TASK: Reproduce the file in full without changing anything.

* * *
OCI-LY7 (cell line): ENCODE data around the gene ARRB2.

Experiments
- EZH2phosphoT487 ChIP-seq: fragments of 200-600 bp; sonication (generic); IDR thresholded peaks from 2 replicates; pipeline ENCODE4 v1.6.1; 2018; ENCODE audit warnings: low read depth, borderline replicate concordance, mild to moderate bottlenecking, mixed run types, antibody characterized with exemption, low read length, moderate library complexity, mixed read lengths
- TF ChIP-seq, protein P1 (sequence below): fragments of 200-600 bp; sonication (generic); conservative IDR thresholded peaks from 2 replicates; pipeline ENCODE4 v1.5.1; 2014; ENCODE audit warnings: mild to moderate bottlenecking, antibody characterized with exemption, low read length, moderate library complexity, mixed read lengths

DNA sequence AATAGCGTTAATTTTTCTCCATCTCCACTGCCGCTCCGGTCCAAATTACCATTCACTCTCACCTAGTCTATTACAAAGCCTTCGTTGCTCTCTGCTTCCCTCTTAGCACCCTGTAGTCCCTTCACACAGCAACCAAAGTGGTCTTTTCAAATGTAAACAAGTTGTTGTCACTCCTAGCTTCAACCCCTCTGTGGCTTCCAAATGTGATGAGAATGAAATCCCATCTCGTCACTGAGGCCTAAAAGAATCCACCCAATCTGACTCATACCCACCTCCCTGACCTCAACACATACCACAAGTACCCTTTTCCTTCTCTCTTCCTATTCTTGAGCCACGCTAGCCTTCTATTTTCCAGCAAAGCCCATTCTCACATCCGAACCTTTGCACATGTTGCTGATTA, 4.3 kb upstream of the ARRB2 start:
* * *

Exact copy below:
OCI-LY7 (cell line): ENCODE data around the gene ARRB2.

Experiments
- EZH2phosphoT487 ChIP-seq: fragments of 200-600 bp; sonication (generic); IDR thresholded peaks from 2 replicates; pipeline ENCODE4 v1.6.1; 2018; ENCODE audit warnings: low read depth, borderline replicate concordance, mild to moderate bottlenecking, mixed run types, antibody characterized with exemption, low read length, moderate library complexity, mixed read lengths
- TF ChIP-seq, protein P1 (sequence below): fragments of 200-600 bp; sonication (generic); conservative IDR thresholded peaks from 2 replicates; pipeline ENCODE4 v1.5.1; 2014; ENCODE audit warnings: mild to moderate bottlenecking, antibody characterized with exemption, low read length, moderate library complexity, mixed read lengths

DNA sequence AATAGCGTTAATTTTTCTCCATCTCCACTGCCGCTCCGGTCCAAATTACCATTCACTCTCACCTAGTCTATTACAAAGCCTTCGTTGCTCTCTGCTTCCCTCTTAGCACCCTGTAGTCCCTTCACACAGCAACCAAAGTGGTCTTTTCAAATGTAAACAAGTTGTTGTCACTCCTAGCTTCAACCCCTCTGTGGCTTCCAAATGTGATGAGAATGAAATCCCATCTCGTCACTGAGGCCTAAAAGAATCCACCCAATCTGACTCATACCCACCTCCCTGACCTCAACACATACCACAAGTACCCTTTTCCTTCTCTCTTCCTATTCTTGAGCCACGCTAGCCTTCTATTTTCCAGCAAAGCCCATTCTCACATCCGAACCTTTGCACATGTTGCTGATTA, 4.3 kb upstream of the ARRB2 start: